The U.S. National Institutes of Health (NIH) today announced that a new clinical trial to research vitamin D’s role in diabetes prevention has begun. The “large-scale” study, nicknamed D2d, will look at around 2,500 people over the age of 30 with prediabetes. Researchers hope to determine whether vitamin D can prevent or delay the onset of type 2 diabetes in such patients.
“This study aims to definitively answer the question: Can vitamin D reduce the risk of developing type 2 diabetes?” said Dr. Myrlene Staten, a project officer on the new study at the National Institute of Diabetes and Digestive and Kidney Diseases (NIDDK). “Vitamin D use has risen sharply in the U.S. in the last 15 years, since it has been suggested as a remedy for a variety of conditions, including prevention of type 2 diabetes. But we need rigorous testing to determine if vitamin D will help prevent diabetes. That’s what D2d will do.”
The study will give half of study participants a 4,000 IU dose of vitamin D daily – five times the 600 IU to 800 IU intake the NIH says adults typically receive. The other half of study participants will receive a placebo. The NIH is currently seeking participants to volunteer in the D2d study.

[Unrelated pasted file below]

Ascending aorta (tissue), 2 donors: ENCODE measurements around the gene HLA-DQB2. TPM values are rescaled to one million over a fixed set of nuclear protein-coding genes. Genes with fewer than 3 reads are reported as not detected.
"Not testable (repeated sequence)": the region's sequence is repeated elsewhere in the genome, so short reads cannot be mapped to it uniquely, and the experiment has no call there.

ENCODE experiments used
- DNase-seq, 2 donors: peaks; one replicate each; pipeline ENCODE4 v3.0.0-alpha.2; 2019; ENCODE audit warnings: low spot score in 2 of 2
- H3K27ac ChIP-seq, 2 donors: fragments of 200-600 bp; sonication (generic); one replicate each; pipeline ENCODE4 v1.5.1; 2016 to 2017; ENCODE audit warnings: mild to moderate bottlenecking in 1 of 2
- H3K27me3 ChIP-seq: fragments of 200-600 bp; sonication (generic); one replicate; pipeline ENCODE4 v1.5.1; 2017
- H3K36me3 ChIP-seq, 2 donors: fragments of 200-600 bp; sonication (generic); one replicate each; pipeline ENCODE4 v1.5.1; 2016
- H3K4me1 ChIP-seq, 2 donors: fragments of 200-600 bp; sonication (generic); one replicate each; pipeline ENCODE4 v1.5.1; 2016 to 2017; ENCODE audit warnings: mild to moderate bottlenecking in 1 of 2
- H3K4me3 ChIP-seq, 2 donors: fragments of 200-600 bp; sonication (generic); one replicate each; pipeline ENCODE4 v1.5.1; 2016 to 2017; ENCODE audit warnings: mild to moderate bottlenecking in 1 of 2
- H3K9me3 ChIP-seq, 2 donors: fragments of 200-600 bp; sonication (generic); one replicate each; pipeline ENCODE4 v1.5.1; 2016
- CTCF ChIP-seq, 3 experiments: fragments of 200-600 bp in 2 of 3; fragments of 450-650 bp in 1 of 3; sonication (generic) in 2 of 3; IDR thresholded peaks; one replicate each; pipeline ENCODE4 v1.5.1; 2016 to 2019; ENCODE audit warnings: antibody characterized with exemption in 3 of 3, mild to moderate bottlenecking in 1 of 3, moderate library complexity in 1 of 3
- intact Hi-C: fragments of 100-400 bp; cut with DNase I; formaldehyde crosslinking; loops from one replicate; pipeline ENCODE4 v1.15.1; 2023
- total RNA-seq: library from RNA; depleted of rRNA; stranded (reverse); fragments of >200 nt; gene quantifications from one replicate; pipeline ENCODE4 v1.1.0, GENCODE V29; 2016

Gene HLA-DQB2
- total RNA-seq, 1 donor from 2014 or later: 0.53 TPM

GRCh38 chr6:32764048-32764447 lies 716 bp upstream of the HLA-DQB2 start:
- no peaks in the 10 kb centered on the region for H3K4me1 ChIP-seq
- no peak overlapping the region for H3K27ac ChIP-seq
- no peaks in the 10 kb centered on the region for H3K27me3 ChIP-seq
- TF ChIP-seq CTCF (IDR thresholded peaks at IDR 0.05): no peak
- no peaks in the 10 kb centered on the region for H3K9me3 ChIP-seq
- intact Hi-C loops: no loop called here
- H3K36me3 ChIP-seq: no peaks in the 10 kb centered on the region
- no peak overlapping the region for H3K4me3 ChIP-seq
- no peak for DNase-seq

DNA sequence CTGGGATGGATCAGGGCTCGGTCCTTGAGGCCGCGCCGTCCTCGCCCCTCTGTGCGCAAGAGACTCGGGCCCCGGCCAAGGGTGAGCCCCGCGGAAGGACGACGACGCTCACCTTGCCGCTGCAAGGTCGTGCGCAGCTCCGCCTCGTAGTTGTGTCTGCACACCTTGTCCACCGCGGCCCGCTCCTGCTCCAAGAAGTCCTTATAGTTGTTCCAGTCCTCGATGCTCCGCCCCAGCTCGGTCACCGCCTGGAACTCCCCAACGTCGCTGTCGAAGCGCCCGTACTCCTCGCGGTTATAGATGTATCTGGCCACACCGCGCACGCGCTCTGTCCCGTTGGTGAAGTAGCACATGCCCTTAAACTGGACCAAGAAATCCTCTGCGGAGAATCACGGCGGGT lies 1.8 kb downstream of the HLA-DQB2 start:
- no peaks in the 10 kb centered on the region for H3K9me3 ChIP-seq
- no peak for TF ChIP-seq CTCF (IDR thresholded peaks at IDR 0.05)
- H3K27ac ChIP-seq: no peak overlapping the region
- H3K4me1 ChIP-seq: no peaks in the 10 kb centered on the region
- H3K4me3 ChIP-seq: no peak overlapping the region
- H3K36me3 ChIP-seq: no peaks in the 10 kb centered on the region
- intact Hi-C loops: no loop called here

According to NIDDK Director Dr. Griffin Rodgers, almost 26 million Americans have diabetes (including Tom Hanks), and around 79 million more have prediabetes. Rodgers and his colleagues believe, based on previous studies, that vitamin D could reduce the risk of developing diabetes by as much as 25%.
“Past observational studies have suggested that higher levels of vitamin D may be beneficial in preventing type 2 diabetes, but until this large, randomized and controlled clinical trial is complete, we won’t know if taking vitamin D supplements lowers the risk of diabetes,” said Dr. Anastassios Pittas, principal investigator on the new study and a professor of medicine at Tufts University.